Chinese researchers map deer genomes, give clues to curing human diseases


An international team led by Chinese scientists explained why deer are less likely to develop cancer, how reindeer adapt to harsh environments and how they produce more vitamin D. The answers may have far-reaching medical implications.

A trio of reports published on Thursday in the journal Science mapped the genomes of 44 species of ruminants, a group of mammals with many stomachs, including deer, cows and goats.

Researchers from more than 20 organizations, including Northwestern Polytechnic University, Northwest A & F University and the Chinese Academy of Sciences have published their initial findings with the Ruminant Genome Project, producing an evolutionary tree of the ruminant group.

They also found significant declines in ruminant populations almost 100,000 years ago when humans migrated out of Africa, revealing the impact of the first humans on ruminant species.

In the second article, the researchers used the map of the genome and found that horn growth – up to 2.5 centimeters per day – was only possible when these ruminants used cancer-bound molecular structures and highly expressed tumor suppression. genes. The findings lend a clue to a new mechanism of protection against cancer.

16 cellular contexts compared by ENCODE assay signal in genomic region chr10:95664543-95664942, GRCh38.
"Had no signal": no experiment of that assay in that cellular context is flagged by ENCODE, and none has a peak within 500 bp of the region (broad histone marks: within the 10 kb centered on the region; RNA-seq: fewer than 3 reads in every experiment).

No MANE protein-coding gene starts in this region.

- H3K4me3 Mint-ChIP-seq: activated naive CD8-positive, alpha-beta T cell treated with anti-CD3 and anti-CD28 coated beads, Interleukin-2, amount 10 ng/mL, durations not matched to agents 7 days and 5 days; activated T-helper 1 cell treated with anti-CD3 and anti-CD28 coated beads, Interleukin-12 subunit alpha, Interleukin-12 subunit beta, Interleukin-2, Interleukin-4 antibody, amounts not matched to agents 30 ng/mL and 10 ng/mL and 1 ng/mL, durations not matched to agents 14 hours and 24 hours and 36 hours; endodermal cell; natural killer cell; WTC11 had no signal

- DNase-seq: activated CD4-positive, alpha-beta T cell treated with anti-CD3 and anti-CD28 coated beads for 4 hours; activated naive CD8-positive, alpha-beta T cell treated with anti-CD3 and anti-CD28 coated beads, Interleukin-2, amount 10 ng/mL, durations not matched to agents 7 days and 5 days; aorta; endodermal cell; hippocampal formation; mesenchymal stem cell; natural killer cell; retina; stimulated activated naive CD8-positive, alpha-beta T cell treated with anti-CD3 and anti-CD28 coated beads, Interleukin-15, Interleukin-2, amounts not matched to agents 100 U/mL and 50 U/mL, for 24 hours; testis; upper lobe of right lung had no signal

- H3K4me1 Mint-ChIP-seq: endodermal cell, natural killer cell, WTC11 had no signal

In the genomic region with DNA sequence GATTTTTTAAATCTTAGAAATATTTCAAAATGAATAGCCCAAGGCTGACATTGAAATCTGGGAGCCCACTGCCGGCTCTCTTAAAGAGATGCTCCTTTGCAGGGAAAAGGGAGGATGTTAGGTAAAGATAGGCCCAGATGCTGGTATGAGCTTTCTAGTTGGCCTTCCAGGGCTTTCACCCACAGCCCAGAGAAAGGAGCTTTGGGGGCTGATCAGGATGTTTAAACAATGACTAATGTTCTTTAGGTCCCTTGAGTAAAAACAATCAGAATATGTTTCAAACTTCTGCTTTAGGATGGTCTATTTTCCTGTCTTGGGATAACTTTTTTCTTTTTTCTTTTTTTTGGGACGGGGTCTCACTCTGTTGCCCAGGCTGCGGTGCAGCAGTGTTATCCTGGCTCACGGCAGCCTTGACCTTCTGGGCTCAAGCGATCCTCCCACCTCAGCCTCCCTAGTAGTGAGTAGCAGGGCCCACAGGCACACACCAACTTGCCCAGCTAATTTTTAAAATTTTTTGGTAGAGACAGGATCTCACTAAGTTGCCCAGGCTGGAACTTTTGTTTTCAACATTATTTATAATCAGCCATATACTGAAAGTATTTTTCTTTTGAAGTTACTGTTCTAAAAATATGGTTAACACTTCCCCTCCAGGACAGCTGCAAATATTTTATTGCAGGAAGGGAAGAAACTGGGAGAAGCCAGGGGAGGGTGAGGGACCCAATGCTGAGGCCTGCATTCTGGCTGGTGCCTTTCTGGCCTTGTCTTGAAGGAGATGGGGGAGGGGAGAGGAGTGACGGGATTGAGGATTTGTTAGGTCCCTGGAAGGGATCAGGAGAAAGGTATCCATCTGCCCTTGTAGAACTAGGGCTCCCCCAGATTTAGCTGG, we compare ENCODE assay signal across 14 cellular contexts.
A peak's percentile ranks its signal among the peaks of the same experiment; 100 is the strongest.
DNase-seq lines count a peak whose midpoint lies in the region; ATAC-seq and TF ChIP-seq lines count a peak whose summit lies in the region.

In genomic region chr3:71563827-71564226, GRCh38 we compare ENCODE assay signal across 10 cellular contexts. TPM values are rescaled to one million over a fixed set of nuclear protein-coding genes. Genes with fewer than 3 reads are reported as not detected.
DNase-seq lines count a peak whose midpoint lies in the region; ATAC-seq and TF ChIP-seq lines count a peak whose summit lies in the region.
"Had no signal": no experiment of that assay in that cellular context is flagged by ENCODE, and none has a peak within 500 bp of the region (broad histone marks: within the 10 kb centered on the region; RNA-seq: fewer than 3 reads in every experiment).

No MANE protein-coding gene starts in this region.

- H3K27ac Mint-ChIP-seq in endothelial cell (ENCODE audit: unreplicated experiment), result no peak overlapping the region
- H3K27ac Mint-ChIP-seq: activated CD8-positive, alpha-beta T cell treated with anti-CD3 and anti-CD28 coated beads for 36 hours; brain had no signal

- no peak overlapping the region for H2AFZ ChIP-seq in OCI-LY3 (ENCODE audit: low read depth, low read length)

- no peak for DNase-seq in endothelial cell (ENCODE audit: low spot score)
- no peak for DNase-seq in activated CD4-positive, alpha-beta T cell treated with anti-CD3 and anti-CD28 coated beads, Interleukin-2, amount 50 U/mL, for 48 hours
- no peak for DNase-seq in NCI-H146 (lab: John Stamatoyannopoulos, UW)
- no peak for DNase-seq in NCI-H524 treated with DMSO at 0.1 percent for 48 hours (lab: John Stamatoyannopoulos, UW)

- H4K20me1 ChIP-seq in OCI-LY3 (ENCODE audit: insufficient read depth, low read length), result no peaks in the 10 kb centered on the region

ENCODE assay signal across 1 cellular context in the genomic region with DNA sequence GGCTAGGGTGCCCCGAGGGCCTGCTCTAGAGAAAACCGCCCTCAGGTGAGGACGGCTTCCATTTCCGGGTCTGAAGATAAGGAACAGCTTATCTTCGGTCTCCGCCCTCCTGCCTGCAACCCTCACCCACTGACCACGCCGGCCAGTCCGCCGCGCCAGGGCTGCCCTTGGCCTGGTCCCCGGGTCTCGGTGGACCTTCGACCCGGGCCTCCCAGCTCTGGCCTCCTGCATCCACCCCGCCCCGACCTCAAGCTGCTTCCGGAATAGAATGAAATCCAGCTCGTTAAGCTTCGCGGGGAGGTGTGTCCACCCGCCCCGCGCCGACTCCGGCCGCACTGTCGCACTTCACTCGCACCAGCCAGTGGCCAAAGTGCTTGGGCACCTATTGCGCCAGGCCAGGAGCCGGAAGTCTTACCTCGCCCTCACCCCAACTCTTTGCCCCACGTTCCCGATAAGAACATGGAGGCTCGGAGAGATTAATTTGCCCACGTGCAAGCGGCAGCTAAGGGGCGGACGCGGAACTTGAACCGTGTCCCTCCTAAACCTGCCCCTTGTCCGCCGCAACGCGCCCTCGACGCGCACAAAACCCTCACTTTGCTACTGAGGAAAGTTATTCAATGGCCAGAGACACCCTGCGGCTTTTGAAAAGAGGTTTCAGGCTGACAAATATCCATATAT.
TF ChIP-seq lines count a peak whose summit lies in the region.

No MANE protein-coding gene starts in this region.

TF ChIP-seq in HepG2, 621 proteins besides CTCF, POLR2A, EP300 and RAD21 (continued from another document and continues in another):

Reindeer that thrive in adverse Arctic conditions, such as extreme cold and prolonged periods of light and dark, were scrutinized in the third article. They eventually acquired a genetic mutation that deprives the reindeer of circadian clocks so that they can live without sleep disorder through long nights and long days.

It may inspire scientists to design a drug to cure sleeping sickness or help astronauts adjust their biological clocks during space travel.

In addition, the researchers revealed how genes with vitamin D use in reindeer evolved to help them absorb more calcium, which made rapid antler growth possible. This may be a potential molecular mechanism used to treat fragile bone disease, according to the study.

The results provide vital information on genetic adaptations that are responsible for the biological success of ruminant animals, said Stanford University researcher Yang Yunzhi, who wrote a prospective article in the journal to review the three articles.

"Understanding the evolution of ruminant animals can enhance our research in regenerative medicine, tumor biology, sleep disorders and osteoporosis, and can also help us create new herds in the future," said Wang Wen, a researcher at the Kunming Institute of Zoology. under the Chinese Academy of Sciences, told Xinhua. Enditem


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